A top executive at American Express acknowledged that the firm's efforts to persuade consumers to pay with their mobile phones have so far been a failure.

Josh Silverman, Amex's president of consumer products and services, said Sept. 8 that the company's mobile wallets have seen "fairly limited adoption."

"I think 'fairly limited' is generous for many of them," he added during remarks at an industry conference in New York.

New York-based Amex has encountered similar problems as other companies that have invested in technology allowing consumers to make contactless payments with their phones.

The problem, according to Silverman, is that today's mobile wallets don't solve a real problem for consumers, because swiping a credit card is not a big imposition. "It's my opinion that the swipe isn't especially broken," he told an audience at the Barclays Global Financial Services Conference in New York.

Because of lackluster adoption by consumers, retailers have not been willing to make expensive investments in the new terminals that are needed to process mobile payments, the Amex executive continued.

"Where the industry has struggled a little bit is the chicken-and-egg thing," said Silverman, who was formerly chief executive of Skype.

"I can go to a merchant and have a really neat experience when a card member walks in the door. But the card member is not going to want to download the app and do the work required if it's not going to happen very, very often when they walk into many merchants," he said.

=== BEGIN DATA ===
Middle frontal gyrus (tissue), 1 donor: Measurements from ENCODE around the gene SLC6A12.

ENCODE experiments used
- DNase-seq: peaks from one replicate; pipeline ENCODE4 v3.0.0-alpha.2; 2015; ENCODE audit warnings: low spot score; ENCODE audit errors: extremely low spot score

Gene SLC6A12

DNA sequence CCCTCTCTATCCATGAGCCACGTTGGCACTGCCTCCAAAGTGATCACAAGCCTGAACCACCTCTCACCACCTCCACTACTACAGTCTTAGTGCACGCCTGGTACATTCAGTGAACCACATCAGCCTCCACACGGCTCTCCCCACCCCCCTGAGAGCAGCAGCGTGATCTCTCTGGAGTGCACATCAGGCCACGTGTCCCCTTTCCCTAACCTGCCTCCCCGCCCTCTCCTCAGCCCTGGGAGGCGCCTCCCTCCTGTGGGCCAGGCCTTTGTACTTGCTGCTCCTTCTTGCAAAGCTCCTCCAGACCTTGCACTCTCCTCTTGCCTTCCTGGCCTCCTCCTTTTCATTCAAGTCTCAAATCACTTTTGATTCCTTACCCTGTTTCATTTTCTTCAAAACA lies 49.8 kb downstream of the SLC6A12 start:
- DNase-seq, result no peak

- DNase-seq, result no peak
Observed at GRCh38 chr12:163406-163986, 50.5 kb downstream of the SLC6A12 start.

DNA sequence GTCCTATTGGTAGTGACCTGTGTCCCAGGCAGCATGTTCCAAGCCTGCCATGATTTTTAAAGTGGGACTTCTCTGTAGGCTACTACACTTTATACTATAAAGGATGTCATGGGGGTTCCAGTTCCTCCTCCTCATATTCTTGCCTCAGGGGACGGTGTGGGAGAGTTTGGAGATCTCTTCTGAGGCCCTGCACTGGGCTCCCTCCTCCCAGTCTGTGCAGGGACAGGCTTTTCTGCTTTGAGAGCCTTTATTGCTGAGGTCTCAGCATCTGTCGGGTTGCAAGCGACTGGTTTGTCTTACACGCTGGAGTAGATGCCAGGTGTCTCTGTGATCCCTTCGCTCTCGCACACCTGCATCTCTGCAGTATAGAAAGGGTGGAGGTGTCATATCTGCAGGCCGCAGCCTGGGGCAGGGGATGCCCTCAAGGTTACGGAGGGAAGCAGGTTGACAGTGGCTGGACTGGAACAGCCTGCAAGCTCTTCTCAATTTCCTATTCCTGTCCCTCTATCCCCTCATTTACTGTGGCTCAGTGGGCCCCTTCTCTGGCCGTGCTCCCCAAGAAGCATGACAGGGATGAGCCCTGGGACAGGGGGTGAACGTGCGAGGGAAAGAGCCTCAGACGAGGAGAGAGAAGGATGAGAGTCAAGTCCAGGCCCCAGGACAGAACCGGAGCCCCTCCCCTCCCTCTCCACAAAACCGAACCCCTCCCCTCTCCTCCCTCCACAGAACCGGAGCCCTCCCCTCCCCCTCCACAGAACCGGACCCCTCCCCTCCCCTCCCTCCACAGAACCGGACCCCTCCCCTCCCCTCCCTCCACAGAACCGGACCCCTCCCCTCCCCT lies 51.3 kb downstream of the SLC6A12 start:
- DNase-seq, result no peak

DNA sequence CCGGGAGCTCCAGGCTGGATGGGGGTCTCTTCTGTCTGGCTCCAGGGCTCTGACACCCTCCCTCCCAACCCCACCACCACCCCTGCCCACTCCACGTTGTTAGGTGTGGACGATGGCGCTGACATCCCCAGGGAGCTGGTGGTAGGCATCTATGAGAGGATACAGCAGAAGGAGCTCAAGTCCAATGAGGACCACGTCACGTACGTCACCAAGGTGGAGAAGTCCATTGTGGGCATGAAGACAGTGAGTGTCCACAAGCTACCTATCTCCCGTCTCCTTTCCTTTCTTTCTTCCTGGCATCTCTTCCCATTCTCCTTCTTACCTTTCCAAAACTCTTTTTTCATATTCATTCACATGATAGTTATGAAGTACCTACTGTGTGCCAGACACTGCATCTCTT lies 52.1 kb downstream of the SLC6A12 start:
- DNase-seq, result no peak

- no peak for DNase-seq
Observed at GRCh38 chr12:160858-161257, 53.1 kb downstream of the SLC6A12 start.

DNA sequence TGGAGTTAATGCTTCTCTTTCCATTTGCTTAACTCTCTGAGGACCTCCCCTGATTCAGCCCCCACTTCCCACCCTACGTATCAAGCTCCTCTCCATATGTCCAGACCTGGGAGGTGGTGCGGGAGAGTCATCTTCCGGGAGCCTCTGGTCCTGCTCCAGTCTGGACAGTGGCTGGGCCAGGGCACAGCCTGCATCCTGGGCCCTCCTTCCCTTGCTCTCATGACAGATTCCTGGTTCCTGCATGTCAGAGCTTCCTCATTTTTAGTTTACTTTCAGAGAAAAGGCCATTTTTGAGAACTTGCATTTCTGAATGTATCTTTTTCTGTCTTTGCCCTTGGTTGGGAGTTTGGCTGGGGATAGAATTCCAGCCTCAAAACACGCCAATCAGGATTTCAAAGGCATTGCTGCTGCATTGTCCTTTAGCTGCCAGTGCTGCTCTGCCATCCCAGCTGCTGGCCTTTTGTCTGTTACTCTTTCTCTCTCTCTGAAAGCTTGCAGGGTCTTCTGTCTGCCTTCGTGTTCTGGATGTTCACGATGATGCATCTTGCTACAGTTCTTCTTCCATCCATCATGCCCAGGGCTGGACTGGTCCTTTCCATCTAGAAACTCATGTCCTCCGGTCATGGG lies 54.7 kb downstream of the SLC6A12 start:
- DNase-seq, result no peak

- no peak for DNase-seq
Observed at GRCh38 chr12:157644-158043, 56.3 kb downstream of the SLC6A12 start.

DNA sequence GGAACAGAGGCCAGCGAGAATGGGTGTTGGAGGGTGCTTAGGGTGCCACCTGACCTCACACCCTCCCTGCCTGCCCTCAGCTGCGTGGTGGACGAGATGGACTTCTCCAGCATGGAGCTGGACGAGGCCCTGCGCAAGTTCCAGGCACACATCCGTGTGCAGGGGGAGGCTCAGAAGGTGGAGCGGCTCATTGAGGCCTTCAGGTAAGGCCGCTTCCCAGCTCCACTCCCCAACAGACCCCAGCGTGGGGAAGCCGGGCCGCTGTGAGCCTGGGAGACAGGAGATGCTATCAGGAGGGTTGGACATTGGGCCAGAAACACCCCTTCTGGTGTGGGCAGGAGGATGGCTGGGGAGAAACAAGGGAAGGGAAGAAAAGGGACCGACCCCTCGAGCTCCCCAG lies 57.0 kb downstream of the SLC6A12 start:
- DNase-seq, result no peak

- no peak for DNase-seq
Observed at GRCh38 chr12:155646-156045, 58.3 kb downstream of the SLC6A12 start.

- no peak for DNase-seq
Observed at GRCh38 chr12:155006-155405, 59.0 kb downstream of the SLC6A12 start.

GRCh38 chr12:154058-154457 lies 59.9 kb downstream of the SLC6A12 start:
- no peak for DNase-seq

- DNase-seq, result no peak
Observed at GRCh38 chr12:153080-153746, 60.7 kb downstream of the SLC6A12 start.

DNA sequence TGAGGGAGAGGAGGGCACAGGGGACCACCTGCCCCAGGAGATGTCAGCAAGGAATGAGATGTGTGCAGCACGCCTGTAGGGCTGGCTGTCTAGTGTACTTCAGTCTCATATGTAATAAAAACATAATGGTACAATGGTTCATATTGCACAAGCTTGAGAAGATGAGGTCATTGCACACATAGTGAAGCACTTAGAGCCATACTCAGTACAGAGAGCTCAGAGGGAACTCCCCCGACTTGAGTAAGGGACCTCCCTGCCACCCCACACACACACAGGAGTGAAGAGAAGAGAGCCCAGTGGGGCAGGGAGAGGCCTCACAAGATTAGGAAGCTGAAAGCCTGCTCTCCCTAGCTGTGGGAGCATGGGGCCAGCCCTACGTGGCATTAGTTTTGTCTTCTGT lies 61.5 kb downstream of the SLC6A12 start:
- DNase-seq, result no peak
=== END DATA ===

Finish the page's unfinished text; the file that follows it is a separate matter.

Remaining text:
Another reason that adoption of mobile payments has been slow: various companies in the payments chain, including card issuers, merchants and terminal vendors, often are not on the same page.

"They tend to have different ownership structures, their interests are not all aligned, and it's difficult to get any really powerful new value proposition to market unless you can get most, if not all, of those components of the value chain together," Silverman said.

Silverman argued that American Express, which issues credit cards and also owns a card network, is better positioned than some of its competitors to solve that collective-action problem.

He also said that Amex is using the mobile phone to engage more frequently with consumers, and using its Amex Offers product to offer retailer-specific discounts to targeted customers.

"Don't give 50% off to everybody in town," he advised. "Give 50% off to the people who are likely to be your best customers. And they're people who probably live near you, or work near you, who have demonstrated a sustained interest in your category."

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